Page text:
In passing comment on the seven-year jail sentence handed down to Australian journalist Peter Greste, it would be all too easy just to join the swollen ranks of the indignant.
You would certainly be in good company. UK Prime Minister David Cameron has described the verdict as 'appalling'. US Secretary of State John Kerry said it was 'chilling and draconian'. Australian Foreign Minister Julie Bishop was 'dismayed'. On social media the less famous have also expressed their outrage and support for Greste.
The sentence is, of course, a howling miscarriage of justice and a tragedy for Greste and his family. But our indignation at what happened in Egypt yesterday should not have begun with Greste's sentencing, nor should it end with it.
In the first place, we should spare a little indignation for the treatment of Greste's co-accused Mohamed Fahmy, who also received a seven-year sentence, and Baher Mohammed, sentenced to ten years. Indeed, one wonders how much indignation their sentences would have provoked internationally had Fahmy and Mohammed not been standing in the same dock as Greste.
But even they, alongside Greste, are a small part of a much bigger story that has been playing out in Egypt for many months now. This is a point well made in an excellent piece by HA Hellyer on al Arabiya, published just prior to the sentences being handed down. Hellyer argues the implausibility of the charges against Greste, Fahmy and Mohammed, but also puts their arrest into the context of the 40,000-odd people detained in the last year.
This too is 'chilling and draconian', and yet our political leaders have been somewhat less appalled and dismayed at the dramatic crackdown on all forms of dissent since last year's coup. If anything, Western political leaders seem to be falling into old habits, turning a blind eye for the sake of building a stronger relationship with the new regime.
As one Guardian pundit noted, this can have embarrassing consequences. Secretary of State Kerry was in Egypt just hours before the Greste verdict was handed down for a talk with the Egyptian president that apparently included a 'candid' discussion of human rights. The Greste verdict also follows hot on the heels of the Obama Administration's decision to thaw a considerable portion of the US$575 million in military aid to Egypt, frozen by Congress in the aftermath of last July's coup.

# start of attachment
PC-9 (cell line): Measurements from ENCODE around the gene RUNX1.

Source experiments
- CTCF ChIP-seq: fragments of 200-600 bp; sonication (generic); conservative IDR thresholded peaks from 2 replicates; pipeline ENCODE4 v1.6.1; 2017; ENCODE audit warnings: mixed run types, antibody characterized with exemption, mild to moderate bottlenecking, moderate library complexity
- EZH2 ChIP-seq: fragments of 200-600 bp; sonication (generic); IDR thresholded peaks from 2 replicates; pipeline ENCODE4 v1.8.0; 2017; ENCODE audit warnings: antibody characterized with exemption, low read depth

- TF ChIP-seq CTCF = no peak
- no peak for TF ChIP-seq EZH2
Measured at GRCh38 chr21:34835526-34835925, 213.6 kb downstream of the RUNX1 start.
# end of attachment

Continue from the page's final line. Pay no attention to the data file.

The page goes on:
But what makes all of this embarrassing is not just that it presaged the Greste verdict but that it has followed months and months of arbitrary arrests and intimidation of ordinary Egyptians, who collectively don't seem to warrant the attention of the international community.
Prime Minister Tony Abbott's recent intervention also demonstrated the difficulty of trying to separate Greste's case from what is happening in Egypt more broadly. On the eve of the sentencing he called President Sisi to plead Greste's case, while at the same time congratulating Sisi 'on the work that the new government of Egypt had done to crack down on the Muslim Brotherhood'.
Abbott may have been trying to show a bit of diplomatic nouse: show sympathy for Sisi's domestic agenda in the hope of extricating Greste from that agenda. Abbott reassured Sisi that Greste was 'reporting the Muslim Brotherhood, rather than supporting the Muslim Brotherhood'. But the new regime draws no distinction between the two, and its not just because Greste was working for al Jazeera, which the Egyptian military accuses of being the media arm of the Brotherhood. In fact, it matters little to the regime that Greste has no connection or sympathy for the Brotherhood. The crackdown goes way beyond the Brotherhood to include anyone, Islamist or secular, that threatens the regime, including journalists unprepared to toe the government line.
It is these arrests that make a mockery of the regime's claim that it is only fighting terrorists. Indeed, even if every charge the regime has made against the Muslim Brotherhood is true (and some of them are), this still does not explain or excuse the wider crackdown.
Journalists like Greste are being arrested or intimated precisely because, to use the words of the Prime Minister, they 'report the Brotherhood', or anything else the regime does not like. What the Greste case demonstrates is that both as a matter of principle, and on very practical grounds, the international community cannot turn a blind eye to the wider assault on Egyptian citizens while expecting special protections for its own.